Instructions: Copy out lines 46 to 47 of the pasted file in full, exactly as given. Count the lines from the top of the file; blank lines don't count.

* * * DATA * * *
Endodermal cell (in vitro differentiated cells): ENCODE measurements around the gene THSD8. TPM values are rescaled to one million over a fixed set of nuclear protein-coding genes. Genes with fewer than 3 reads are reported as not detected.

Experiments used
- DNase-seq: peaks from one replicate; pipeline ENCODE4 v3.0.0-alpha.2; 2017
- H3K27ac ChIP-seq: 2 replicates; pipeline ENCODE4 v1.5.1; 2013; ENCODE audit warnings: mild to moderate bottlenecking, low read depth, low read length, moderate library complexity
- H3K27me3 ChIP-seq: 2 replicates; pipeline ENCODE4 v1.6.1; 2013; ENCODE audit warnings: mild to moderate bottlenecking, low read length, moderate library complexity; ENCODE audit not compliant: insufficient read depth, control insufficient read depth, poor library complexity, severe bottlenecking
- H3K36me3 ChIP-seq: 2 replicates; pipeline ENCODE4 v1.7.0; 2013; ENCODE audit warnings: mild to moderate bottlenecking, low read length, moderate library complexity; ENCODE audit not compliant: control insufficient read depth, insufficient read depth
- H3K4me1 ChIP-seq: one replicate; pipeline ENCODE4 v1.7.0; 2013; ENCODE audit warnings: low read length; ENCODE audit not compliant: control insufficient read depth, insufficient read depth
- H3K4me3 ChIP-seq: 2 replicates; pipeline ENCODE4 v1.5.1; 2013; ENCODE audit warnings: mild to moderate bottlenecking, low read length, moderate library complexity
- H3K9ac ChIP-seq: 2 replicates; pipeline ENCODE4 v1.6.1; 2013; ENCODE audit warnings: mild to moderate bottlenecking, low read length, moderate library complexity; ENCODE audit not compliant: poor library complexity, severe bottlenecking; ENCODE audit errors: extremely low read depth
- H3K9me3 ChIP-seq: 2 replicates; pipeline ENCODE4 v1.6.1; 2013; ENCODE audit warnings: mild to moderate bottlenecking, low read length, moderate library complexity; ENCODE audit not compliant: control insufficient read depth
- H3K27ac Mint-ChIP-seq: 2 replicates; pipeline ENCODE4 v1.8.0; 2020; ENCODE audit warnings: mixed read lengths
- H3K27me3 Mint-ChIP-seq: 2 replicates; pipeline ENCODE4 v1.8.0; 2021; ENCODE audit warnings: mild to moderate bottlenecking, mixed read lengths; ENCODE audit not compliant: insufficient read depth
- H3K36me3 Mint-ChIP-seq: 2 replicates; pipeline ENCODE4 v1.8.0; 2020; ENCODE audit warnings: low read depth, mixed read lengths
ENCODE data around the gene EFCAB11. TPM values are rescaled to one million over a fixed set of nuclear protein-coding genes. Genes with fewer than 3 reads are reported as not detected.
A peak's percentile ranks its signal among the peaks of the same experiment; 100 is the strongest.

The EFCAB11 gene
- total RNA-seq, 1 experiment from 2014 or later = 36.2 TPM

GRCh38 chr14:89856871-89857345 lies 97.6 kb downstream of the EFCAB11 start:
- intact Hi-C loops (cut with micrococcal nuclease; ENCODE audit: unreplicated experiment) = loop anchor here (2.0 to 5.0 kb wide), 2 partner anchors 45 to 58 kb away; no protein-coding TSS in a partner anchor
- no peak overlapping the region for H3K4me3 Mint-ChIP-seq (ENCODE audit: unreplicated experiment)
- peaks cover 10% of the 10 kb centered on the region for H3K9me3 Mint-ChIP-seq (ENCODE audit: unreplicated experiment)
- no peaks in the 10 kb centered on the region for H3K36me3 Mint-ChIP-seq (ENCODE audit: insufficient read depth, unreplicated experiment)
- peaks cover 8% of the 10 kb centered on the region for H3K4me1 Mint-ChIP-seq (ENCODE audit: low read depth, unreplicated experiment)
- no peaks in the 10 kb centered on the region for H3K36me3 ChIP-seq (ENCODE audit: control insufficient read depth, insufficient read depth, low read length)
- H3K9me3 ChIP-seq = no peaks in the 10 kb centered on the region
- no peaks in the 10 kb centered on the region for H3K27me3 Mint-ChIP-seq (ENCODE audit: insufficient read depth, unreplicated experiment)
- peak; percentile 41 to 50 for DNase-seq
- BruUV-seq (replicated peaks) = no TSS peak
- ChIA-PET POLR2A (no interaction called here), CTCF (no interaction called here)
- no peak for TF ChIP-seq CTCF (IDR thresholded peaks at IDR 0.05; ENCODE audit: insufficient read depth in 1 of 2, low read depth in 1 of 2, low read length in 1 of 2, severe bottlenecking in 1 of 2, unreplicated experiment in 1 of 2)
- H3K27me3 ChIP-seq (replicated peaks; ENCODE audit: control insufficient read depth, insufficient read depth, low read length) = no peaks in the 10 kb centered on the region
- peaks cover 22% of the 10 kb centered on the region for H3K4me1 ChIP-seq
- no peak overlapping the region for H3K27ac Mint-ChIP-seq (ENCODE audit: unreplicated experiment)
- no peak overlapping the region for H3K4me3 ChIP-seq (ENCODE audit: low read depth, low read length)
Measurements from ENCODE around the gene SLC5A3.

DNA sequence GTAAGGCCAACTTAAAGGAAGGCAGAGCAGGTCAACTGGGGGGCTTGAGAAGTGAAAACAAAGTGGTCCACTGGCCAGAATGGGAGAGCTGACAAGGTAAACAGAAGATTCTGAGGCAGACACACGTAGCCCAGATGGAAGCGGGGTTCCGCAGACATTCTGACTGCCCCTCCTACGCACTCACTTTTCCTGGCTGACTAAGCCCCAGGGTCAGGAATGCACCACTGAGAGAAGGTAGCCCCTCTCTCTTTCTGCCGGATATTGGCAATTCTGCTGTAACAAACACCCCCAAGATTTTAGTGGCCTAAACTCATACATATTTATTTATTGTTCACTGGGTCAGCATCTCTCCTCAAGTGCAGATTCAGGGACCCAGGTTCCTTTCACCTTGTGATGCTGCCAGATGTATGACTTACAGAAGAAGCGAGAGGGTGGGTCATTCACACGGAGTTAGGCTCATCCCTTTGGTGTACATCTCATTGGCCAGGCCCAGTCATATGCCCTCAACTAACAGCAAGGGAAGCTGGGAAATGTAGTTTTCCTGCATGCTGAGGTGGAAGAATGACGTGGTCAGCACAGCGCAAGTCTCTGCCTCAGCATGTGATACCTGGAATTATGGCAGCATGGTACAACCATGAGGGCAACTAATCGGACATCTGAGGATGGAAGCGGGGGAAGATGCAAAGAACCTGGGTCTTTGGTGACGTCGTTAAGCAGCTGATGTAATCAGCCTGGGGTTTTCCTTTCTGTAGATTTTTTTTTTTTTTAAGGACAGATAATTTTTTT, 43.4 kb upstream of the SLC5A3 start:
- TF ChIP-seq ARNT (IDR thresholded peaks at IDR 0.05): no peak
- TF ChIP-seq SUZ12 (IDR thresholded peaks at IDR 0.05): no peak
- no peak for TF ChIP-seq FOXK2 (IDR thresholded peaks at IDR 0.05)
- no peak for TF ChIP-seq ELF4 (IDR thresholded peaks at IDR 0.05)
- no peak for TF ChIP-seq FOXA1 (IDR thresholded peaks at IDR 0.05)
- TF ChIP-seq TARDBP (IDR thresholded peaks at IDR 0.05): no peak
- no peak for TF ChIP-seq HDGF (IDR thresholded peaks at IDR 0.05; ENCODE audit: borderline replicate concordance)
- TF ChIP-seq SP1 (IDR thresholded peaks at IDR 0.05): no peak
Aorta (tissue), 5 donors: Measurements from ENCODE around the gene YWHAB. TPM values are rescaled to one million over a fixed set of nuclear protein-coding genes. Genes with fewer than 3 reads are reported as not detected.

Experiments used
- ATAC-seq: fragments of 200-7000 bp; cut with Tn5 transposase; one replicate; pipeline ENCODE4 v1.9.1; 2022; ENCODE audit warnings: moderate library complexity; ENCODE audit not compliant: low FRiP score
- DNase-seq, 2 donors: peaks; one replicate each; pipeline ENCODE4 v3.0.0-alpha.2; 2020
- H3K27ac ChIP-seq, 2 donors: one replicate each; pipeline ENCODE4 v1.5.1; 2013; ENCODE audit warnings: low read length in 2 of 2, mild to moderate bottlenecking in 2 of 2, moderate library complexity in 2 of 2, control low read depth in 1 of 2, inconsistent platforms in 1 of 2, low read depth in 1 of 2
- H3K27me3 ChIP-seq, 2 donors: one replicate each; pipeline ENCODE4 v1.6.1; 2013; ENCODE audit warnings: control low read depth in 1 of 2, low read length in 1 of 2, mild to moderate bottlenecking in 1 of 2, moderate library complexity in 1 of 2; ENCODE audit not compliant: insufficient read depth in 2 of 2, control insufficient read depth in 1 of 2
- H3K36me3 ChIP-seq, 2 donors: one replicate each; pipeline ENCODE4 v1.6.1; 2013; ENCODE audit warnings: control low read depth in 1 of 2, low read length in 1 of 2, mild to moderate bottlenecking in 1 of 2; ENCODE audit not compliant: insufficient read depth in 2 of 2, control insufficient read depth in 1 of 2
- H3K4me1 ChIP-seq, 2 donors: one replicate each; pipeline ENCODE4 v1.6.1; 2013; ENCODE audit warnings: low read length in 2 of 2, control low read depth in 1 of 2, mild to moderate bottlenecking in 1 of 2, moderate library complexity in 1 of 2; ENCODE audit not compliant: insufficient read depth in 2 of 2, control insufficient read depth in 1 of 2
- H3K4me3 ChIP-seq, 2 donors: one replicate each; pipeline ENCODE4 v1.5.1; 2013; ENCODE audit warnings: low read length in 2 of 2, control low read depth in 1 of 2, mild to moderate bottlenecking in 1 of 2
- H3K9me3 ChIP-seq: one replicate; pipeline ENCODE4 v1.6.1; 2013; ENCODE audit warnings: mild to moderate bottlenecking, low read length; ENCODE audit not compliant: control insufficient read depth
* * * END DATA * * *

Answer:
Experiments used
- ATAC-seq: fragments of 200-7000 bp; cut with Tn5 transposase; one replicate; pipeline ENCODE4 v1.9.1; 2022; ENCODE audit warnings: moderate library complexity; ENCODE audit not compliant: low FRiP score